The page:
- Soybeans tick lower, Brazilian supply concerns limit decline
- Wheat little changed after Tuesday's deep losses; corn drops
SINGAPORE, Dec 29 (Reuters) - Chicago soybean futures ticked lower on Wednesday but were trading near their highest since late July, supported by worries of adverse weather curbing production in top exporter Brazil.
Wheat was largely unmoved after declining more than 2% in the previous session.
The Chicago Board of Trade (CBOT) most-active soybean contract slid 0.1% to $13.66-3/4 a bushel, as of 0246 GMT.
Wheat was little changed at $7.83-1/4 a bushel and corn lost 0.3% to $6.03-1/4 per bushel.
Soybean and corn crop harvests are expected to be smaller in southern Brazil this season as fields are suffering from dryness, weather forecasters and consultancies said.
However, parts of central and southeastern Brazil may see some "limited relief" from rain later this week, Commodity Weather Group said on Tuesday.
An "active rain pattern" in northern Brazil could help crop growth, but signs of "excess rain" and flooding concerns are emerging in northeastern areas, the company said.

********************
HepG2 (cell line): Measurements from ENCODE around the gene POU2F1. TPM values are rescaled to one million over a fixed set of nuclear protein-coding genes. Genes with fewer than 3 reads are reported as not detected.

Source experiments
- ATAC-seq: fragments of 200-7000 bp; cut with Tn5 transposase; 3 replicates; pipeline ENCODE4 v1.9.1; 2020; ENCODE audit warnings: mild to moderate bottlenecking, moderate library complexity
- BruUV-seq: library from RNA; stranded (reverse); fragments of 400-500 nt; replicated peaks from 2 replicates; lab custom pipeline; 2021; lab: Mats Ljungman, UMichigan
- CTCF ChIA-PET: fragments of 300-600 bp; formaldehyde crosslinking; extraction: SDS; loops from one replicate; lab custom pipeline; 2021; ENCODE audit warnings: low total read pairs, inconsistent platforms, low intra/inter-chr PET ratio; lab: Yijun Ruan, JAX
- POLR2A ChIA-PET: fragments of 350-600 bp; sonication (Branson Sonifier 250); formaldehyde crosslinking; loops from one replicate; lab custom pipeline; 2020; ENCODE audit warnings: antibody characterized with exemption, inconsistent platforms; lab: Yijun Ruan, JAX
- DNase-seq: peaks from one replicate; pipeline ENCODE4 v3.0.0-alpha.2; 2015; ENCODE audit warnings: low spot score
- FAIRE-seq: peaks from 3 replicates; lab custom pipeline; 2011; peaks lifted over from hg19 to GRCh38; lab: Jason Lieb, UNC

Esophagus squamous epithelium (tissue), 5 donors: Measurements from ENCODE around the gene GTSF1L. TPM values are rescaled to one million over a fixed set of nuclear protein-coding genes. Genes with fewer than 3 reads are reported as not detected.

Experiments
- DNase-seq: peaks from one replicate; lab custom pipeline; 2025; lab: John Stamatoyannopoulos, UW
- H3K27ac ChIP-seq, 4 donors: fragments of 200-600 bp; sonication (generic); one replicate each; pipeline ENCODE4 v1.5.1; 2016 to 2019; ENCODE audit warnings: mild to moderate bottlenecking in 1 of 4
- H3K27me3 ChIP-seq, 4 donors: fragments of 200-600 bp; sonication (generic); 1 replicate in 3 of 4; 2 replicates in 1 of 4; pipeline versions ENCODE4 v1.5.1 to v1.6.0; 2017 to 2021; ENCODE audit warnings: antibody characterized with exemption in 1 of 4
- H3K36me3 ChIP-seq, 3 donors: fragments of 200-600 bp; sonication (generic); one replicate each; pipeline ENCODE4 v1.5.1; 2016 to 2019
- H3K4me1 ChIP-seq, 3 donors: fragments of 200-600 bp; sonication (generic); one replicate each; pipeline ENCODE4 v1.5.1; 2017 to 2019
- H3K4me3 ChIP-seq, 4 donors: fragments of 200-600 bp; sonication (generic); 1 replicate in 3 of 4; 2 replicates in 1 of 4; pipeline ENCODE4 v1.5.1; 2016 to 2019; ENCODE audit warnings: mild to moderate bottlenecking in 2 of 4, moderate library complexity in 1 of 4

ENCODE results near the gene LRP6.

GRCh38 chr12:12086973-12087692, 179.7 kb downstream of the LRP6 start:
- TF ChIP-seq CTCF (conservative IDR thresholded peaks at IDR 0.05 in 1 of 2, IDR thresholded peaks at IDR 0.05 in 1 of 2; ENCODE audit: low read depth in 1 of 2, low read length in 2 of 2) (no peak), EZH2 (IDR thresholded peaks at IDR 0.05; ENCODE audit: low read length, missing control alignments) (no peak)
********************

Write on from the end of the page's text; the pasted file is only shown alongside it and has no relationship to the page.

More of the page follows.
The U.S. soybean crush in November likely totalled 5.753 million short tonnes, or 191.7 million bushels, according to the average forecast of 10 analysts surveyed by Reuters ahead of a monthly U.S. Department of Agriculture (USDA) report.
Crush estimates ranged from 189.9 million bushels to 195.7 million bushels, with a median of 191.5 million bushels.
Egypt's General Authority for Supply Commodities set a tender on Tuesday to buy an unspecified amount of wheat from global suppliers for shipment from Feb. 15 to March 3.
The USDA on Monday said 271,349 tonnes of U.S. wheat was inspected for export last week, which was on the low end of a range of trade estimates.
Commodity funds were net sellers of CBOT corn, soybeans, soyoil and wheat futures contracts on Tuesday, and net buyers of soymeal futures, traders said.
Reporting by Naveen Thukral; Editing by Subhranshu Sahu